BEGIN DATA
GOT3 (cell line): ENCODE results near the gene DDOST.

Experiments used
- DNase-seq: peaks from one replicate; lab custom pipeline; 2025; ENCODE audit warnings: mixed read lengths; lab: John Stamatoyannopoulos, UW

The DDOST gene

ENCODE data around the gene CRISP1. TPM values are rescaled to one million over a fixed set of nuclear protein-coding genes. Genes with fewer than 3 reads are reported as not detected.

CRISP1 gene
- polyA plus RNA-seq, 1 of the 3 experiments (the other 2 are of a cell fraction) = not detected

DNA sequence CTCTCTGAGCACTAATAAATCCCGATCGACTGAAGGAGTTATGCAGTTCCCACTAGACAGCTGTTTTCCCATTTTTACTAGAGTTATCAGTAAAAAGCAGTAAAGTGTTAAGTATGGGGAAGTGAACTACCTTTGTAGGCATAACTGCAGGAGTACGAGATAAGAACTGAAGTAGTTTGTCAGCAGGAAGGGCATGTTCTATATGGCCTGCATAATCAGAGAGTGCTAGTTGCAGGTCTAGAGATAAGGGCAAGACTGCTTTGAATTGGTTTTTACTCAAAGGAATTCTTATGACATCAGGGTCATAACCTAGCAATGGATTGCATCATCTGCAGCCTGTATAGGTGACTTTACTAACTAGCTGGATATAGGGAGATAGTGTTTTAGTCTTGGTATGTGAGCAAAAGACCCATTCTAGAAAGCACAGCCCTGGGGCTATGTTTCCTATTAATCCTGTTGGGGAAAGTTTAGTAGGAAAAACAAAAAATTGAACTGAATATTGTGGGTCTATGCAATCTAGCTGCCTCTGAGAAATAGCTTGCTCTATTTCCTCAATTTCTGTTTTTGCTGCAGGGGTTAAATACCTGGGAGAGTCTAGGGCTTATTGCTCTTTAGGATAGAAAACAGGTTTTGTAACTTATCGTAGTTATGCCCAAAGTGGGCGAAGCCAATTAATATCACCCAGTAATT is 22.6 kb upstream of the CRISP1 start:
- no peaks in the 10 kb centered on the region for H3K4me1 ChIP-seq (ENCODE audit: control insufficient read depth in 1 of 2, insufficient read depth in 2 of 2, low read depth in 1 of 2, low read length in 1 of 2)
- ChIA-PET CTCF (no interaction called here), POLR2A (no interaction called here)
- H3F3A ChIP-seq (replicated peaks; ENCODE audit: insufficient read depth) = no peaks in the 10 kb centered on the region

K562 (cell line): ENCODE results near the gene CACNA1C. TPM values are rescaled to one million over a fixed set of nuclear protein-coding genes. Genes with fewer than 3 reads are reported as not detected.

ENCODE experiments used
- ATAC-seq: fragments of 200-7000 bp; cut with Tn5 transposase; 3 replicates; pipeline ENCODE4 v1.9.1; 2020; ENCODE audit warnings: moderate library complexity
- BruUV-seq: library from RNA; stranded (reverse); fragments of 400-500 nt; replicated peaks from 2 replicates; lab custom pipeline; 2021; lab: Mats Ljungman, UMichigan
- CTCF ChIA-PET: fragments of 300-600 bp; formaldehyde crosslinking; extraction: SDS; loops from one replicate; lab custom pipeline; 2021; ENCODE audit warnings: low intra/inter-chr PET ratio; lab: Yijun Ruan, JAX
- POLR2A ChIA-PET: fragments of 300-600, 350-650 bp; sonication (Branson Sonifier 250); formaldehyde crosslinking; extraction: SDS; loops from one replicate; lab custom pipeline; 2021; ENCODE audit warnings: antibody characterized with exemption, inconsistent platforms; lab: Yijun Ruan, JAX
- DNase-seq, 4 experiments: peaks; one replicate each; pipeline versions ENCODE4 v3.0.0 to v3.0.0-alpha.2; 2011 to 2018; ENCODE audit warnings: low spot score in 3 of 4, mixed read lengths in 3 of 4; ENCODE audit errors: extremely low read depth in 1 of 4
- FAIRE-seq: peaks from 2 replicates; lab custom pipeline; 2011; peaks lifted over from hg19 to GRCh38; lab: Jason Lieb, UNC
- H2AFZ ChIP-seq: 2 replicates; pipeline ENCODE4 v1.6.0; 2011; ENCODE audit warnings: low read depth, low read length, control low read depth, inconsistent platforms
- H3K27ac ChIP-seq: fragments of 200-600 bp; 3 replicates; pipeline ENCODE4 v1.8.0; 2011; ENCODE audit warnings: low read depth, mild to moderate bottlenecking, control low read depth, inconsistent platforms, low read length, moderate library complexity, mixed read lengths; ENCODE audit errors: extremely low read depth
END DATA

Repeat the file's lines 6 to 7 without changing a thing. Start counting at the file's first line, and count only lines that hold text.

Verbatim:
CRISP1 gene
- polyA plus RNA-seq, 1 of the 3 experiments (the other 2 are of a cell fraction) = not detected